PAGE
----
The Fabulous Pascal's Triangle

Here's how Pascal's Triangle starts:

1       1

1      2      1

1      3      3      1

1      4      6      4      1

1      5      10      10      5      1

1      6     15      20      15     6      1

1      7      21     35      35     21     7      1

1      8      28     56      70      56     28     8      1

1      9      36     84      126      126     84     36      9      1

1      10     45    120     210      252     210    120     45     10      1

If you want to know any number on the triangle without writing it all out, you can use the "combinations" formula.
N! x (R-N)!
R = the row you want (this is indicated by the second number on the row, e.g. the sixth row is the one that starts 1-6-15...)
N = the number along the row. (You count along starting with 0. So if you didn't know the number 20 on the sixth row and wanted to work it out, you count along 0,1,2 and find your missing number is the third number.)
So to work out the 3rd number on the sixth row, R=6 and N=3. You work out R! =6x5x4x3x2x1 =720. N! = 3x2x1=6. (R-N)! = (6-3)! =3! =3x2x1 =6. So putting these into the formula we get 720/(6 x 6) = 20. As you can see, the third number on row 6 is 20 so the formula works!

Find out how to get
The Fibonacci Series
from Pascal's Triangle.
Qiu Zhe from China tells us that they call this triangle the JIAXIAN TRIANGLE after the Chinese mathematician Jiaxian who was working on it hundreds of years before Pascal!

It's dead simple to draw:

If you set out your own triangle, you can go on for ever. In Do You Feel Lucky? it tells you some of the amazing things this triangle can tell you. Here are a couple of examples:

But now for...


Whenever people talk about combinations, they always say that you have to choose different things - in other words when you choose your 6 lottery numbers they all have to be different, and when we first visited Pongo's we had to choose 3 different items off the menu. However, suppose the things you choose don't have to be different?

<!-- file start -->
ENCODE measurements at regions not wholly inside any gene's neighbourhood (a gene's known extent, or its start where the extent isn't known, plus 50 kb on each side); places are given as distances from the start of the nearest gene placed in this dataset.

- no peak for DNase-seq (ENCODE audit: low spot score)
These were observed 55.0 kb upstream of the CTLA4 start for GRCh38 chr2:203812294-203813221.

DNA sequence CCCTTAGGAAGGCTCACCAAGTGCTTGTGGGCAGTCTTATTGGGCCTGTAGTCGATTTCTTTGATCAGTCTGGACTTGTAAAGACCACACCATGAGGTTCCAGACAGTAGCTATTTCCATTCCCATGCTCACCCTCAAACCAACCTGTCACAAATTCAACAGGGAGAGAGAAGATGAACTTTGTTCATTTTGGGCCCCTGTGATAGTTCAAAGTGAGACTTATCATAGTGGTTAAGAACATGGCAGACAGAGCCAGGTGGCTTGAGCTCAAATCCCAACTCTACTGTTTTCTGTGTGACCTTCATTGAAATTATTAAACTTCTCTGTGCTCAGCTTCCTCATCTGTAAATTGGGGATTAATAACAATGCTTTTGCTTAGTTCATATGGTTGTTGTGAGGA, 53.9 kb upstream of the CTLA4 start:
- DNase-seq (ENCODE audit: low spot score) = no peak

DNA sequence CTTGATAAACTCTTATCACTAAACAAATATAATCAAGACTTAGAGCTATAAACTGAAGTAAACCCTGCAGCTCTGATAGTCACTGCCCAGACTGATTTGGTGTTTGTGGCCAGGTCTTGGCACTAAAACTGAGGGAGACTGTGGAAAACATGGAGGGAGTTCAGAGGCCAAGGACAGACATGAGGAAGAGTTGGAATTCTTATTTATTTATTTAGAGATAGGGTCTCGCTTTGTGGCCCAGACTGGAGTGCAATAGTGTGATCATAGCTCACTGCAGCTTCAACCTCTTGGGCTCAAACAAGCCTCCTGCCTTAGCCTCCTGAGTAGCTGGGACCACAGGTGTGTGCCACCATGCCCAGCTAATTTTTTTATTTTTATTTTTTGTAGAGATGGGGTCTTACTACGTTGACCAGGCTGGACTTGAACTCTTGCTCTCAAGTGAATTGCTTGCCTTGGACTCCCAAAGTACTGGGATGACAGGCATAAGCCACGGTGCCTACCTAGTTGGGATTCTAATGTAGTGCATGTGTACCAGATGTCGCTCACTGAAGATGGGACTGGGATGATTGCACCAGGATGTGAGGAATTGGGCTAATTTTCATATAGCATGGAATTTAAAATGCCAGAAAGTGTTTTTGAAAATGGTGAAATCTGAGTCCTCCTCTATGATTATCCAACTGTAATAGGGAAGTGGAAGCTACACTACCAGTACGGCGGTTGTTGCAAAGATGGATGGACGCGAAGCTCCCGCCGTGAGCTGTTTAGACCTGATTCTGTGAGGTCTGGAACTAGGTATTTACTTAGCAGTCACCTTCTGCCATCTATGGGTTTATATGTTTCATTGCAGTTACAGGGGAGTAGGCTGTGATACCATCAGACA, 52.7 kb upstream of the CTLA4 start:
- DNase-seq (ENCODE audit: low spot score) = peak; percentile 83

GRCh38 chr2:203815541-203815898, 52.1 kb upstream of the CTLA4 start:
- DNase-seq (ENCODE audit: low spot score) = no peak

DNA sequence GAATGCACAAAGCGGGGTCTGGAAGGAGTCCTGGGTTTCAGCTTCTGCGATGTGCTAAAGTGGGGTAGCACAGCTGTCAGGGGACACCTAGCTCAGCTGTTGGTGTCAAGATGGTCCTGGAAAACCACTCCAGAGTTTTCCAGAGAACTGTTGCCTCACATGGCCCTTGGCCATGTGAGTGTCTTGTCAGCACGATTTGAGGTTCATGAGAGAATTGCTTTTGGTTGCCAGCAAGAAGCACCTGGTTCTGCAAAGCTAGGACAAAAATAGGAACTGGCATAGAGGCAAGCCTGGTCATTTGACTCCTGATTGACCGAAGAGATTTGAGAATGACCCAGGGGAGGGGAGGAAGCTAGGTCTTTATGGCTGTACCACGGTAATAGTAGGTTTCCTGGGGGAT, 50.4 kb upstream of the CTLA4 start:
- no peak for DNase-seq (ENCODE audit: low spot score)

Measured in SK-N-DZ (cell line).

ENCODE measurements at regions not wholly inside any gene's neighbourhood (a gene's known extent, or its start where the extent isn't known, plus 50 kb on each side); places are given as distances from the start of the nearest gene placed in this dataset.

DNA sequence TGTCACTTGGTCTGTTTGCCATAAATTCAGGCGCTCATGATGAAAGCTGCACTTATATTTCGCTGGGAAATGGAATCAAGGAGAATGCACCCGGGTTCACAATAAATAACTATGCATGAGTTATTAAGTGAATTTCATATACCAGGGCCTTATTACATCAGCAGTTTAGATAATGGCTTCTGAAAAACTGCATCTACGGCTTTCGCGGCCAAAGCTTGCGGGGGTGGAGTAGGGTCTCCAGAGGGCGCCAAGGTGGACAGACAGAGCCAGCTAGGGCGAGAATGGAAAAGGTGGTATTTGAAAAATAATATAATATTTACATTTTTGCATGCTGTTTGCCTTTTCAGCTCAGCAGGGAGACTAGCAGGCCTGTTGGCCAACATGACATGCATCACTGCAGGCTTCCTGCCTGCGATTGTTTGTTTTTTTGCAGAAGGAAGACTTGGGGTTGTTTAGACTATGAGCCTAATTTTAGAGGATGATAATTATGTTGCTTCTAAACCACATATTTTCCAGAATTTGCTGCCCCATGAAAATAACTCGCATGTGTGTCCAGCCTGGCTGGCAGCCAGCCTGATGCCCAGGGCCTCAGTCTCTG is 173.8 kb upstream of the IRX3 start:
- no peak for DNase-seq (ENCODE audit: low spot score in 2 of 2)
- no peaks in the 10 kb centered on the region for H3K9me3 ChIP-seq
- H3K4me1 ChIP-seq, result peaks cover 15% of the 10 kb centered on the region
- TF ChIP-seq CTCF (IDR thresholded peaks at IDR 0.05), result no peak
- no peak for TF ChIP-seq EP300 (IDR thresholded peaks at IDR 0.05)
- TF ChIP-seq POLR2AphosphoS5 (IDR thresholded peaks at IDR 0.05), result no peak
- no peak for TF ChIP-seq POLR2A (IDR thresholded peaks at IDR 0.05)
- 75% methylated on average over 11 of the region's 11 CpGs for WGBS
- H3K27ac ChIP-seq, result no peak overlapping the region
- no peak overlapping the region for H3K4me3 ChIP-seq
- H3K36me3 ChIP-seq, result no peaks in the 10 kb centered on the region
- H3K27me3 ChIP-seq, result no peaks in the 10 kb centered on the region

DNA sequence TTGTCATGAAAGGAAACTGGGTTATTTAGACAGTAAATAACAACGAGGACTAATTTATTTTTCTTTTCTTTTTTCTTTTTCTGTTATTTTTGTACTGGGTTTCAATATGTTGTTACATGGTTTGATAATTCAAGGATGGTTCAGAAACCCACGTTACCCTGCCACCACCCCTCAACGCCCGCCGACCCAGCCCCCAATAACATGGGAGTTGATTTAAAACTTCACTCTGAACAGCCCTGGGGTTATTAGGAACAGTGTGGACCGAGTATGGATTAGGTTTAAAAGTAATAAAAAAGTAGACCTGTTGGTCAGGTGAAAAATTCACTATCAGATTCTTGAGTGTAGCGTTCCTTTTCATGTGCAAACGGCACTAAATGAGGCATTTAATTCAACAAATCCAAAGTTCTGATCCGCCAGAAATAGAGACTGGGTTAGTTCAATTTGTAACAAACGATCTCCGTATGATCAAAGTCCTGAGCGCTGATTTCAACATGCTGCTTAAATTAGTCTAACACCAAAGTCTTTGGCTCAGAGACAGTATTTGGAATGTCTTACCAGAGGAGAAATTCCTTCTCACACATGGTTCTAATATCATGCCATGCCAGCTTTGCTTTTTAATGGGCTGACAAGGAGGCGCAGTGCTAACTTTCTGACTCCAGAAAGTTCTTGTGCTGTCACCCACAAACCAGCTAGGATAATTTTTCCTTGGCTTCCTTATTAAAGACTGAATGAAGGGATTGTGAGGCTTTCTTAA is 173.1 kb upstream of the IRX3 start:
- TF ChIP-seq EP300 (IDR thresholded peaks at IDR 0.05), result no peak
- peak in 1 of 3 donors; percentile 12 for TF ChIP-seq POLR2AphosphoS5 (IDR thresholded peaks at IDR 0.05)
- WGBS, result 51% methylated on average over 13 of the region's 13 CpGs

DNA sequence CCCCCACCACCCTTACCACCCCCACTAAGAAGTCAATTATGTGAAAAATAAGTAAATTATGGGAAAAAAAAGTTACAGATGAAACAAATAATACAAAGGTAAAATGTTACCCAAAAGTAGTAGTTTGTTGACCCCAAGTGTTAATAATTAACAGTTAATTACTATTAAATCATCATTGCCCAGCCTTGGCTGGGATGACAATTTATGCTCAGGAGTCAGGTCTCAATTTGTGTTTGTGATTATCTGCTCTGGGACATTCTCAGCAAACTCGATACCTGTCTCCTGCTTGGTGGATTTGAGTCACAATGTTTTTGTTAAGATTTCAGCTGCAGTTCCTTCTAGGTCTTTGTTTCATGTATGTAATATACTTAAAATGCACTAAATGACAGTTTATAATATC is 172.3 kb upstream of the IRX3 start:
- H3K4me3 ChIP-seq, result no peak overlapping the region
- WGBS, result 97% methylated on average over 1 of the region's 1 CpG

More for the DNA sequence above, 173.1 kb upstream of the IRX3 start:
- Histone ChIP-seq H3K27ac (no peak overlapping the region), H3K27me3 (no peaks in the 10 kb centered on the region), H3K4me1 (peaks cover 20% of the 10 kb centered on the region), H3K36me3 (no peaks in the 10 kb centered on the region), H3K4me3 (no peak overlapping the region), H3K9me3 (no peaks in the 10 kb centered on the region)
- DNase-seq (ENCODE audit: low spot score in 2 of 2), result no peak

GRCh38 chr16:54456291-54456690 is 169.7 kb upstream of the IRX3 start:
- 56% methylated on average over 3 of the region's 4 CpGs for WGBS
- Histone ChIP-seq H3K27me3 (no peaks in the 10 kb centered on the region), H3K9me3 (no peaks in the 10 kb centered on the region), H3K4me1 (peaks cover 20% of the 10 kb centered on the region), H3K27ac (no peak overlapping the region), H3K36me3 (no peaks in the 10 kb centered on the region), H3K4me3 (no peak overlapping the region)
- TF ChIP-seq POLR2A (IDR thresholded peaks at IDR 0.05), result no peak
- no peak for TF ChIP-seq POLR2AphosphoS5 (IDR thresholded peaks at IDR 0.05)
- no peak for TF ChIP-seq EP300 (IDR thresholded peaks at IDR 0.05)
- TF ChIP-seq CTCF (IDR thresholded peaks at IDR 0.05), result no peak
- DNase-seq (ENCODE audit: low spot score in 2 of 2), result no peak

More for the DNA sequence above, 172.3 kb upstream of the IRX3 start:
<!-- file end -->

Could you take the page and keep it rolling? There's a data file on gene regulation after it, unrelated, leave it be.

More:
Now Pongo lets you choose 3 items off his menu - but they don't all have to be different! How many combinations are there?

As well as the combinations you could have before such as egg/burger/onions, or spouts/tomato/burger, you could also have things like egg/sprouts/egg or even sausage/sausage/sausage.

Where it gets confusing is that if you think that egg/sprouts/egg is different from sprouts/egg/egg, then the sums are simple. The number of different combinations are 7x7x7= 343. However if you think that egg/sprouts/egg is the same as sprouts/egg/egg, we need a fancier formula that elimates combinations which are the same...

To find out you could put the numbers into this formula:

OR.... look at Pascal's triangle again!

As there are 7 items to choose from, find the number 7, but this time look down the diagonal. (We've coloured it red in the triangle above.) As we can choose 3 items that don't have to be different, you count 0,1,2,3 down the diagonal and you'll find that there are now 84 possible combinations! If Pongo lets you choose 4 items that don't have to be different there are 210 combinations. Yuk.

As far as we know, this is the only page on the web showing this formula and how it fits with Pascal's triangle and that's why this page has a little copyright note at the bottom. We call it THE UNKNOWN FORMULA and it's now featured in The Perfect Sausage and Other Fundamental Formulas. If you want to know where it comes from then try The Unknown Formula Explanation.

Colouring in Pascal's Triangle

Go THIS way Go THAT way

If you draw out a big Pascal's triangle, it can make some amazing patterns.

If you don't want to draw out your own triangle, go to Dolly's Links and try the The Self-Colouring Pascal's Triangle. It's brilliant!

Back to "Do You Feel Lucky?"

Murderous Maths Main Index Page

This page dealing with the "non different" combinations formula and its association with Pascal's Triangle is copyright © Kjartan Poskitt 2000.
Any enquiries with respect to this should be addressed to
Kjartan Poskitt c/o Scholastic Books, Euston House, 24 Eversholt St, London NW1 1DB